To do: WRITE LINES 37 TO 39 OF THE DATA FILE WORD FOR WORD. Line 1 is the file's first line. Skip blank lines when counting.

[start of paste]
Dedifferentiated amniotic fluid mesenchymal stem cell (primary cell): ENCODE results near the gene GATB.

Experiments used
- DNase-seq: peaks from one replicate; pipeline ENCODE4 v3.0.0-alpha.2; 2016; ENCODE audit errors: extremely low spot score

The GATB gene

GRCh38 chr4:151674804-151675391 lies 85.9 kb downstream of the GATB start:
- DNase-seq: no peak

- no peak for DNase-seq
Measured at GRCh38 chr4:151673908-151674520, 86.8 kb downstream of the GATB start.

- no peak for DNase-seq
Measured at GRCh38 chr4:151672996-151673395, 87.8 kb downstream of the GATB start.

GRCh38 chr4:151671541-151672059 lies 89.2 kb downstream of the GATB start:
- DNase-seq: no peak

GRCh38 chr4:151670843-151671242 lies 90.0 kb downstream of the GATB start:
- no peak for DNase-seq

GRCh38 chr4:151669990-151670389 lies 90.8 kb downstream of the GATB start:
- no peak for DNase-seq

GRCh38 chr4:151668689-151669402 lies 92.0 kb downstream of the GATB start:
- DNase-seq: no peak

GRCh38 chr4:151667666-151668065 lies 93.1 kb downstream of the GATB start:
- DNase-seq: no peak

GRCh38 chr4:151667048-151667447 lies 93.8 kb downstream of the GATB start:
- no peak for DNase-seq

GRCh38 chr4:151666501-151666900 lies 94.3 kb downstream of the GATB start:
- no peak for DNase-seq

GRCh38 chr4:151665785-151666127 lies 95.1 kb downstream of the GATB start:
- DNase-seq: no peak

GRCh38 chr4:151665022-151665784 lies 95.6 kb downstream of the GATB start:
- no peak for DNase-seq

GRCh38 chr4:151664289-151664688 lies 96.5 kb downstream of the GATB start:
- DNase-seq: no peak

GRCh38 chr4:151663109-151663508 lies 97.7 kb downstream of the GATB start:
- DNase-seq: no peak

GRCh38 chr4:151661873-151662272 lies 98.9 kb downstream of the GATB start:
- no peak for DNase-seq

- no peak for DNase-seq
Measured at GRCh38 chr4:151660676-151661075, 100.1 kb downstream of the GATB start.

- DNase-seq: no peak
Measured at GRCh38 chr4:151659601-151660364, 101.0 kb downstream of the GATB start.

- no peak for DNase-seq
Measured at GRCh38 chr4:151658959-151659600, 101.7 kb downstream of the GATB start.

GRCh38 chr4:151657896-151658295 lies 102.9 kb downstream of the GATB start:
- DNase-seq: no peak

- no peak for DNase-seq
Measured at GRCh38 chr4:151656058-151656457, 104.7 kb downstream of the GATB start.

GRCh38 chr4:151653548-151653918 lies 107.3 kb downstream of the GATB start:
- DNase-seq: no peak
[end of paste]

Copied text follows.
- DNase-seq: no peak
Measured at GRCh38 chr4:151659601-151660364, 101.0 kb downstream of the GATB start.

- no peak for DNase-seq